Mark Davies
Professor of Linguistics


In 2020 I "retired" from Brigham Young University (BYU), where I was a professor of linguistics. My primary areas of research were corpus linguistics, language change and genre-based variation, the design and optimization of linguistic databases, and frequency analyses (all for English, Spanish, and Portuguese). Please feel free to take a look at my CV, a list of my publications (all downloadable), or my Google Scholar profile (more).

But perhaps the best thing would be to simply try out some of the corpora that I've created (English, Spanish, Portuguese), which I continue to add to and enhance. These corpora are the most widely used corpora in existence, and the corpus architecture and interface (which I designed myself) offer many advantages to other large online corpora in terms of speed, search types, collocates and related topics, analyzing entire texts, word sketches, Virtual Corpora, language learning and teaching, the ability to analyze variation (historical, dialectal, and genre-based), and much more.


I received a B.A. in 1986 with a double major in Linguistics and Spanish, which was followed by an M.A. in Spanish Linguistics in 1989. I then received a PhD from the University of Texas at Austin in 1992, with a specialization in "Ibero-Romance Linguistics (a fancy term for Spanish and Portuguese linguistics).


   (downloadable articles)

As a professor of Spanish at Illinois State University from 1992-2003, most of my publications dealt with historical and genre-based variation in Spanish and Portuguese syntax. I then taught at Brigham Young University (BYU) from 2003-2020, where my research dealt primarily with general issues in corpus design, creation, and use (especially with regards to English), as well as word frequency. Overall, I have published 6 books and more than 85 articles, and I have given numerous presentations at international conferences (with many of them being keynote / plenary talks).


In 2015 I received the Karl G. Maeser Research and Creative Arts Award, which recognizes achievements in research. This award is given each year to only two or three people from the 1,500+ full-time faculty members at BYU, and it had not been given to anyone else in the College of Humanities since 2007. In 2017 I was given the Creative Works Award, which is given to one person each year, who "demonstrates outstanding achievement in the development of creative works that have had wide acceptance and distribution nationally or internationally." I have also received several awards from the College of Humanities (approx 200 faculty members), including the Barker lectureship, a two-year College Professorship, and two terms (two years + three years) as a Fellow for the Humanities Center.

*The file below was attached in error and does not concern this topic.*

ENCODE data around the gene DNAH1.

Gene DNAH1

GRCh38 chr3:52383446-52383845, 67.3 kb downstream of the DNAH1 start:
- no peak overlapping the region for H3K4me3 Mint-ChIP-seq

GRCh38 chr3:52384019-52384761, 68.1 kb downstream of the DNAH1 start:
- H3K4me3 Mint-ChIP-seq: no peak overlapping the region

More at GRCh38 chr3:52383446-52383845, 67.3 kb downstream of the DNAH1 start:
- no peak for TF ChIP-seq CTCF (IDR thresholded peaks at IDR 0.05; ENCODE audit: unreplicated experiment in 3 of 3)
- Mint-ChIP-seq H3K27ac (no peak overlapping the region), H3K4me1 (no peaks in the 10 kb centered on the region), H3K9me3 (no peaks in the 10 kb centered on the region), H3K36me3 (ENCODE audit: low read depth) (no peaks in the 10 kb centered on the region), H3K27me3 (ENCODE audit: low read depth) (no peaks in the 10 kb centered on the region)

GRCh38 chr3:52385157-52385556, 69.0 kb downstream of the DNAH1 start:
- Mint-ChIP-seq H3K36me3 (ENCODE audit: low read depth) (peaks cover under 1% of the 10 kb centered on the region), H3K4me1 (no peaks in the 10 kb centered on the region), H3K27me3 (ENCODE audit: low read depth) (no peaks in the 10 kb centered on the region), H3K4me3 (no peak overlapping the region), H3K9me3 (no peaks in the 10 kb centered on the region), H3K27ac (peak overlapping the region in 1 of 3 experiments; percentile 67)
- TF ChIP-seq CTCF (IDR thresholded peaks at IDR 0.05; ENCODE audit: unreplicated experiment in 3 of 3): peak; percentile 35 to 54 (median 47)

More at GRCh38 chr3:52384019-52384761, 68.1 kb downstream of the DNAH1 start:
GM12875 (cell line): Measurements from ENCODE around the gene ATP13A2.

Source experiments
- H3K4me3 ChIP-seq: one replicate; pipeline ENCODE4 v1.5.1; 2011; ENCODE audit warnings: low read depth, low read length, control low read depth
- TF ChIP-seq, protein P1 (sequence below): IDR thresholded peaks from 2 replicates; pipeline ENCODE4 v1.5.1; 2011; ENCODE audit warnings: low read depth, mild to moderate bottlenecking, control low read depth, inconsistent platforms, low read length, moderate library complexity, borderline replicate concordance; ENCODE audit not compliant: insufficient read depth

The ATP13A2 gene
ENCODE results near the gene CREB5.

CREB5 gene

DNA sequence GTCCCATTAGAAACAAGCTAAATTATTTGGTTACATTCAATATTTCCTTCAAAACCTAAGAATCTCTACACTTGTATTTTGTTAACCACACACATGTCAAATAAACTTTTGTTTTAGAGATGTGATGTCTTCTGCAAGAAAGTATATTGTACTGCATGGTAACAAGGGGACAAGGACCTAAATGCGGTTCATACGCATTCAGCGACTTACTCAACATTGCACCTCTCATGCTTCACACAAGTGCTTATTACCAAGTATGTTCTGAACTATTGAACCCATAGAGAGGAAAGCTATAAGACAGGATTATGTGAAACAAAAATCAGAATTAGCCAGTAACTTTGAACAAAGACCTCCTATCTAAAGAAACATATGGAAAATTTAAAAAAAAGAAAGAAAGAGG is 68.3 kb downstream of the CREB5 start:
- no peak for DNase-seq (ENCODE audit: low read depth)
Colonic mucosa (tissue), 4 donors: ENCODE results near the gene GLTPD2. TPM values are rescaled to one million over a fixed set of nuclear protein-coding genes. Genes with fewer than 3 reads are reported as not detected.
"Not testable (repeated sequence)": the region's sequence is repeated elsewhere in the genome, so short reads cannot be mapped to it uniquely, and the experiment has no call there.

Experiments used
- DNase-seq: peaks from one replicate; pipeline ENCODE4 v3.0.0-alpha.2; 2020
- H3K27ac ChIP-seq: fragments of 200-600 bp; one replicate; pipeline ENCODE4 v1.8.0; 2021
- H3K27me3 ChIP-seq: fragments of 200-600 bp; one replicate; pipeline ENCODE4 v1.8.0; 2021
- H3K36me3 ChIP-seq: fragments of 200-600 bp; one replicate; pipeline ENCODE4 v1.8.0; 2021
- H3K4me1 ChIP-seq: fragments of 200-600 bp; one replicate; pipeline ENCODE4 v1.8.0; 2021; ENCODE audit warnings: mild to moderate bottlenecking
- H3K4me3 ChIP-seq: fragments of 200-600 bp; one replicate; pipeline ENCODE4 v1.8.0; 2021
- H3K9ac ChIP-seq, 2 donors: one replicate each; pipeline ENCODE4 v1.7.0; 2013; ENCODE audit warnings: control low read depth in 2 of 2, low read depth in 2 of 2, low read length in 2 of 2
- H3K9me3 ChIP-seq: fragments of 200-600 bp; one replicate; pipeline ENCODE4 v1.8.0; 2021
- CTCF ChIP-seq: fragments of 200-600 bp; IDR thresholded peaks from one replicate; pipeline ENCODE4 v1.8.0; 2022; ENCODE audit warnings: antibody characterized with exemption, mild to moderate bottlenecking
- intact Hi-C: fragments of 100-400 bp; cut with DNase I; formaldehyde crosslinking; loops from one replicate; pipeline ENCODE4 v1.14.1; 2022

I have received six large federal grants to create and analyze corpora. These include four from the National Endowment for the Humanities: 2001-02 (to create a large corpus of historical Spanish), 2004-2006 (to create a large corpus of historical Portuguese, with Michael Ferreira), 2009-2011 (to create a large corpus of historical English), and 2015-2017 (to enlarge the Spanish and Portuguese corpora). The two grants from the National Science Foundation were in 2002-2004 (to examine genre-based variation in Spanish, with Douglas Biber) and 2013-2016 (to examine "web-genres", with Douglas Biber and Jesse Egbert). In addition to these six US-based grants, I have had a large subcontract for a grant from the UK Arts and Humanities Research Council (2014-2016; to create the architecture and web interface for large semantically-tagged corpora). I am also a co-PI for a grant from the Korea Research Foundation (2014-2017, with Jong-Bok Kim) to examine three related syntactic constructions in English from a corpus-based perspective. See below for more information on these projects.

Detailed training and documentation (all corpora)

In the last two years or so, I have added several detailed PDF help files: overview / guided tour, architecture, association measures, collocates (cf Sketch Engine), topics (and collocates), word sketches, browsing words, analyzing texts, KWIC -> analyze text, saved words and phrases, saving KWIC entries, customized word lists, search history, external resources, monitor corpus, Virtual Corpora, Virtual Corpora: quick overview.

I have also added several detailed instructional videos: overview, language learning and teaching, word sketches, browsing words, analyze texts, search history, customized word lists, saved words (favorites), KWIC lines: limiting and sorting, saved KWIC lines, analyze KWIC lines, external resources, Virtual Corpora, examining recent change.

The NOW Corpus as a monitor corpus